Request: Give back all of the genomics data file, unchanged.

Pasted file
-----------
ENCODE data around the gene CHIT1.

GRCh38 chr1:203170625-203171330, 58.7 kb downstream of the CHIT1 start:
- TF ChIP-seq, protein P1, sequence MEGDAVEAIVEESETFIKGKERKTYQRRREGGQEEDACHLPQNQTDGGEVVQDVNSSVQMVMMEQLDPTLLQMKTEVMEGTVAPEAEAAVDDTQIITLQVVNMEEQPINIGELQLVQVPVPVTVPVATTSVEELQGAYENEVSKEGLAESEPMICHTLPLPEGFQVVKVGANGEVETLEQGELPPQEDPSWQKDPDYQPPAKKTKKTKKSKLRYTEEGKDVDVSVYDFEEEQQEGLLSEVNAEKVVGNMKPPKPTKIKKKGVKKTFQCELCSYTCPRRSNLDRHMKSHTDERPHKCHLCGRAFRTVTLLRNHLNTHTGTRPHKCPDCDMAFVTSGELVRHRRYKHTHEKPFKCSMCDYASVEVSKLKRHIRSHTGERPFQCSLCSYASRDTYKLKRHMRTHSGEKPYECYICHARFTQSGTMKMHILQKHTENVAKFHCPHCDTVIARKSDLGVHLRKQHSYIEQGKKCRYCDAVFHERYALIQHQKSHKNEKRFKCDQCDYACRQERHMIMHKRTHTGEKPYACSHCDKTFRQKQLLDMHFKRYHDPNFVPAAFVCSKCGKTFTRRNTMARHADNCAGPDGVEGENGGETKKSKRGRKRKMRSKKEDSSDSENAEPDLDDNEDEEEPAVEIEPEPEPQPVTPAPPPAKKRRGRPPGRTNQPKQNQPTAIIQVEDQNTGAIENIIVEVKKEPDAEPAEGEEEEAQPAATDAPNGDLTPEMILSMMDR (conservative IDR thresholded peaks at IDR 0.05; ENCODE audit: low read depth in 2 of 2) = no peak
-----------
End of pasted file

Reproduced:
ENCODE data around the gene CHIT1.

GRCh38 chr1:203170625-203171330, 58.7 kb downstream of the CHIT1 start:
- TF ChIP-seq, protein P1, sequence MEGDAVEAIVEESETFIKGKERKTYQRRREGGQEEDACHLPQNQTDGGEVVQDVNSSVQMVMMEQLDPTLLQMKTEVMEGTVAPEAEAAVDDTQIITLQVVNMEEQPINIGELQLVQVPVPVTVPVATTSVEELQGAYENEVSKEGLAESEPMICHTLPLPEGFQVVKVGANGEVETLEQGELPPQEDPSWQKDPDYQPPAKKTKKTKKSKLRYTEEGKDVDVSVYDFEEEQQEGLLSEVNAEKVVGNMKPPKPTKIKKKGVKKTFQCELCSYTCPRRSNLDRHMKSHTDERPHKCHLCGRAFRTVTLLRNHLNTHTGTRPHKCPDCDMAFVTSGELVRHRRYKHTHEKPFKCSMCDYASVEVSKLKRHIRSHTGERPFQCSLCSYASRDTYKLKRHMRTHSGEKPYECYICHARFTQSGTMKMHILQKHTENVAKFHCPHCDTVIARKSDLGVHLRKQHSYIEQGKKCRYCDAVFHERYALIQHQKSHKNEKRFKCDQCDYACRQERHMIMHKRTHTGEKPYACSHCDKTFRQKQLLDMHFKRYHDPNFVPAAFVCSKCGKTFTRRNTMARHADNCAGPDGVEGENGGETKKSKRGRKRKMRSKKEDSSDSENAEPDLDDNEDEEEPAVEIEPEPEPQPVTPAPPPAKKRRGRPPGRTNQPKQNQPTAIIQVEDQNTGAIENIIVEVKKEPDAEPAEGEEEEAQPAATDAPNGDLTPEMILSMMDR (conservative IDR thresholded peaks at IDR 0.05; ENCODE audit: low read depth in 2 of 2) = no peak